Specifically, in response to the rather stupid opinion reflected by the "employers" in this article. When a person gets a college education, it must have rather limited real world use. That's the nature of it. It is the responsibility of the companies and businesses hiring to instruct their new hires on the application of their knowledge to their new position. The university system isn't meant to be job training for Boeing, it's meant to be education, that allows for people to more easily move into certain fields.
That said, early on it sounds like the article is complaining that colleges are not doing that job well, but even that is somewhat misleading. If you require people to have a college degree and more and more people get one because of that basic requirement, then you are naturally pushing down the educational value of said college degree. People who would have gotten training (votec/practitioner/whatever) are now getting degrees, because of that requirement. Moreover, by seeing this as a job requirement rather than an education, students and faculty alike are apt to downplay the education aspect.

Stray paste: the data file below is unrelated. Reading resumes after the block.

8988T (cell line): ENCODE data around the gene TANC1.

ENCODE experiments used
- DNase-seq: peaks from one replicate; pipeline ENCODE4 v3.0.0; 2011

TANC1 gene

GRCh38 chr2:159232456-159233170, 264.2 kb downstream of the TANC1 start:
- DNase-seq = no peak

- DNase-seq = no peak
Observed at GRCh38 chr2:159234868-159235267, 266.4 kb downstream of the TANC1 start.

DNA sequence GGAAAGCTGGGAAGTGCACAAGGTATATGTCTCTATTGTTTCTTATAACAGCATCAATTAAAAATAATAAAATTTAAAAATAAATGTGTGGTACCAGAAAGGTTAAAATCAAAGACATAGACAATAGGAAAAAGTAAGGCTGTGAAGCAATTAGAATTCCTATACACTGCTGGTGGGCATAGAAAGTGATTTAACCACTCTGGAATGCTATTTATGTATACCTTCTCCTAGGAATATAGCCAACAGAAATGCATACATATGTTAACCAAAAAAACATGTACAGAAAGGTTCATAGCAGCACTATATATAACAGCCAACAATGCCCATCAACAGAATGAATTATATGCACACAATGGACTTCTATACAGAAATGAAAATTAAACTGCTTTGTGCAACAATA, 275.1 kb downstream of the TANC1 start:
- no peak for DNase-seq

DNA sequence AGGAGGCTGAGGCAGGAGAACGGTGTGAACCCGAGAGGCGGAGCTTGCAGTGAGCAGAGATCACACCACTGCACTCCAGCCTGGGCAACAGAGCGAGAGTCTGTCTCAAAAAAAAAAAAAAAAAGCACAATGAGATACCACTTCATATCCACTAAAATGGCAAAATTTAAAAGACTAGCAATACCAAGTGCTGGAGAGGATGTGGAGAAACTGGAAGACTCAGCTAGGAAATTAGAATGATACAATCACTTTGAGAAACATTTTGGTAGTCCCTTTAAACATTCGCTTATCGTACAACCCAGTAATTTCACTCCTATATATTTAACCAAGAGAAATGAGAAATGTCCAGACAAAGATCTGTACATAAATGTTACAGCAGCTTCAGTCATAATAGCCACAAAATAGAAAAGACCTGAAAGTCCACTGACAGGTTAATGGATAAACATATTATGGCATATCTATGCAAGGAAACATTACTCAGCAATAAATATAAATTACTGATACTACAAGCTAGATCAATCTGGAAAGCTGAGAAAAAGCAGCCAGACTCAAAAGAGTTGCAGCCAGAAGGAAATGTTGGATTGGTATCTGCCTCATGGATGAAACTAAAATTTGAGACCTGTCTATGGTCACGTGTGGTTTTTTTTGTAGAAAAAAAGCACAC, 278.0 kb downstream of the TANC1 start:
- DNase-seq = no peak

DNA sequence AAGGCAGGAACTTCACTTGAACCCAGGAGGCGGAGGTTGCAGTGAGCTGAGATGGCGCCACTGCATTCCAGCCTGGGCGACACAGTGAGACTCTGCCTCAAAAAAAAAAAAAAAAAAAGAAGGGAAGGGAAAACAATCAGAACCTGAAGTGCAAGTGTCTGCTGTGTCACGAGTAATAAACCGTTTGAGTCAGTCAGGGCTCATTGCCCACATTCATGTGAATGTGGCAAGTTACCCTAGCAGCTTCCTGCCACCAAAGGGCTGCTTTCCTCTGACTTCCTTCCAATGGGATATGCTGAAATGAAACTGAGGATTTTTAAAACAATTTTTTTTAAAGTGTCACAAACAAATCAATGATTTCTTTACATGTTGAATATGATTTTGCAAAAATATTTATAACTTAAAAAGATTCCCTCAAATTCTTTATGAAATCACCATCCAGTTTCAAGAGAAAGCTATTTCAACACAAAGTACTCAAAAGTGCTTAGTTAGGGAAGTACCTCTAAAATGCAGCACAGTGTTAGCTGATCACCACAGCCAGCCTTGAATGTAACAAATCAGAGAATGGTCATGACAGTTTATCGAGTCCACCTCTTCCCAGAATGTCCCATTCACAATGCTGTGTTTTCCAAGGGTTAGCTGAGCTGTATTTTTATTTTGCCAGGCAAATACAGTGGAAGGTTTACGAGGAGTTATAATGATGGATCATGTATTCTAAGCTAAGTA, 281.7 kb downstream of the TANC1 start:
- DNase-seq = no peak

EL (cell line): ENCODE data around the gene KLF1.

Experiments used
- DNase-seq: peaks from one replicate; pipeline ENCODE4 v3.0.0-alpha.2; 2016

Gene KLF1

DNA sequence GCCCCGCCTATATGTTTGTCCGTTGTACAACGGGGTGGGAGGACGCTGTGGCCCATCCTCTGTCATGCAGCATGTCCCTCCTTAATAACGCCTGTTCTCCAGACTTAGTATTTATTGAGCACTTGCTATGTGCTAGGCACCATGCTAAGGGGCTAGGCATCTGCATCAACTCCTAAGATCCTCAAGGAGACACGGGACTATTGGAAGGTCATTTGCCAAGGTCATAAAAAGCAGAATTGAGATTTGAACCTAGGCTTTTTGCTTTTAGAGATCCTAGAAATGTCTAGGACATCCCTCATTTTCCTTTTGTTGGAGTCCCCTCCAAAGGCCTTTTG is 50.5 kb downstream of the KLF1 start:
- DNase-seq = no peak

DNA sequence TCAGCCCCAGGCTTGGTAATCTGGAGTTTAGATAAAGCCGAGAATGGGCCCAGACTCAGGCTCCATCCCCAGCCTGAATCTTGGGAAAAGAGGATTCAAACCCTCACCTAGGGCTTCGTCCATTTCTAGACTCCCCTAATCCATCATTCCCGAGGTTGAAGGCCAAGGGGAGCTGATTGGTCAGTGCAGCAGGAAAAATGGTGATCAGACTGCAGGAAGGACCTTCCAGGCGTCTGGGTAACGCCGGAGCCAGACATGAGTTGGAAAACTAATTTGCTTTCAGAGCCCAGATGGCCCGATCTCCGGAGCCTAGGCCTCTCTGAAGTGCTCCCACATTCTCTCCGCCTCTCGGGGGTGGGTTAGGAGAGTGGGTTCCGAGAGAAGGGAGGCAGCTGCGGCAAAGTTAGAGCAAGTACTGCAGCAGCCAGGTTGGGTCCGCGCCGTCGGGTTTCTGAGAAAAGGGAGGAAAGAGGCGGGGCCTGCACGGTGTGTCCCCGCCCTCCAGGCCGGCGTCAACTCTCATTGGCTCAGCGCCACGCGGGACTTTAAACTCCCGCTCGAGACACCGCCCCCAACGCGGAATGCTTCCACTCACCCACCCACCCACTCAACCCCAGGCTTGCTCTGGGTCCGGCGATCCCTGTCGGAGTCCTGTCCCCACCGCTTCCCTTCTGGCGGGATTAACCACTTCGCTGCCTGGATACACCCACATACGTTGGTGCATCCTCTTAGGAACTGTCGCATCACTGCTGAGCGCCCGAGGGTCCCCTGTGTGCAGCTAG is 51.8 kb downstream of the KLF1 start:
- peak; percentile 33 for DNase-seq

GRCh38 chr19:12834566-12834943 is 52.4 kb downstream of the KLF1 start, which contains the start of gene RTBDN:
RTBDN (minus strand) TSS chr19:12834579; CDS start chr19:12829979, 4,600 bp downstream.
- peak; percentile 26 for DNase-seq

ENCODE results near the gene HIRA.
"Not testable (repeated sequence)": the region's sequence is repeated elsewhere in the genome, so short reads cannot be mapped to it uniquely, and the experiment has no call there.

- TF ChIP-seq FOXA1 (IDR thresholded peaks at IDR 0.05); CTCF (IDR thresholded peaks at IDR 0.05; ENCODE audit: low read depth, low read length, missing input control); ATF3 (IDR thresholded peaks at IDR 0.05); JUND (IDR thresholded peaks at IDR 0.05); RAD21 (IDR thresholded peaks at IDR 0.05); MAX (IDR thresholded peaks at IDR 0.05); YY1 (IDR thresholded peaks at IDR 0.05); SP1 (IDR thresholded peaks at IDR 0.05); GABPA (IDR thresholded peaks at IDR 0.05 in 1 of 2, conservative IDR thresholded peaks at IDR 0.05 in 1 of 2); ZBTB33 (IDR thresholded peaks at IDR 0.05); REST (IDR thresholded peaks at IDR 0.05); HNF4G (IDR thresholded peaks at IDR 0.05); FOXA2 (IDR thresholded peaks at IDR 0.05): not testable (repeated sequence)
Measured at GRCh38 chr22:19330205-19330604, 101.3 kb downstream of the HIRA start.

We seem to want colleges to be this amazing thing (and considering the price, they sure as shit should be!) but college isn't really meant to be amazing in the way that people think of it. Education is supposed to be a base of knowledge. How large and well founded that base is makes a difference, so college is better than high school. By the same token however, what goes on top of that base is not necessarily reflective of it. Someone may have a good base, but be unable to build. Someone else may have a base that seems good but is completely displaced from where they go.